The deal will extend a previous agreement that both countries would share the burden of water supply cutbacks if the river runs low, Hasencamp said.
The International Boundary and Water Commission, which has members from both countries and oversees U.S.-Mexico treaties on borders and rivers, declined to release a copy of the agreement before Wednesday’s signing ceremony in Santa Fe, New Mexico.
Officials with the Mexican foreign ministry said in an email Tuesday they had no immediate comment, but U.S. officials who have been briefed on the details said the deal will help both sides.
“It’s good news for both nations, for water users in the U.S. and Mexico,” said Chuck Collum of the Central Arizona Project, another Colorado River user that will help fund the infrastructure improvements in Mexico.
The agreement provides more certainty in how the two countries will deal with the risk of a shortage and recognizes the danger the river faces, he said.
“It’s an acknowledgement that the U.S. and Mexico both share risk due to a hotter and drier future,” Collum said.
Sitting in an overcrowded hotel ballroom in Santa Fe, New Mexico, late yesterday afternoon, I was privileged to see that happen. In the midst of bellicose rhetoric about border walls and NAFTA trade battles, of “rapists” and “bad hombres”, representatives of the two nations’ border and water management community signed the final paperwork for the entry into force of a sweeping new Colorado River agreement.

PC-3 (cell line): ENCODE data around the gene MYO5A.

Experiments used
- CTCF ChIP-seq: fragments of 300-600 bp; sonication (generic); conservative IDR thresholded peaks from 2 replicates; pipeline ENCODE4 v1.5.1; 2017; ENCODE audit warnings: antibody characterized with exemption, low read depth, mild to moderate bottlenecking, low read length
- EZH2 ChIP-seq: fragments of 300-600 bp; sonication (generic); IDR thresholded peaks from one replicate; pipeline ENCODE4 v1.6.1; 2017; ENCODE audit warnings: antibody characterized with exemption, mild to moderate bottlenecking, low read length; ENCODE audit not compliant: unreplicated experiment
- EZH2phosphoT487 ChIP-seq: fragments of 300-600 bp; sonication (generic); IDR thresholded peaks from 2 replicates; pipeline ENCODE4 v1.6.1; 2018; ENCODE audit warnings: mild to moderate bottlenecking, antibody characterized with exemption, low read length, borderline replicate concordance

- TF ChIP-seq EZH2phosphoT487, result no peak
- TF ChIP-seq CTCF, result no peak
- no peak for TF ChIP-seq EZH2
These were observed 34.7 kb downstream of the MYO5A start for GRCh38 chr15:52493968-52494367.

The deal extends the core terms of “Minute 319”, a landmark agreement between the U.S. and Mexico that enabled a rich new suite of collaborative measures to managing the shared river – Mexican storage of water in U.S. reservoirs, shared surpluses and shortages, opportunities for U.S. water agencies to collaborate with their Mexican counterparts on conservation measures and a shared effort to restore water to the Colorado River Delta environment.
Two years of work by Obama administration folks and their Mexican counterparts had led to an near-agreement they came to call “Minute 32x” because of the quirks of the numbering system, but it didn’t quite get over the finish line before the change of administrations.
Yesterday, despite the fears of many (including myself), we saw the agreement survive, as Petersen-Perlman put it, “conflict … being waged over other issues.” Here was the Trump administration’s new Deputy Secretary of the Interior David Bernhardt, standing at the podium before an international audience praising his predecessor, Obama administration Deputy Interior Secretary Mike Connor, who stood quietly leaning against the back wall.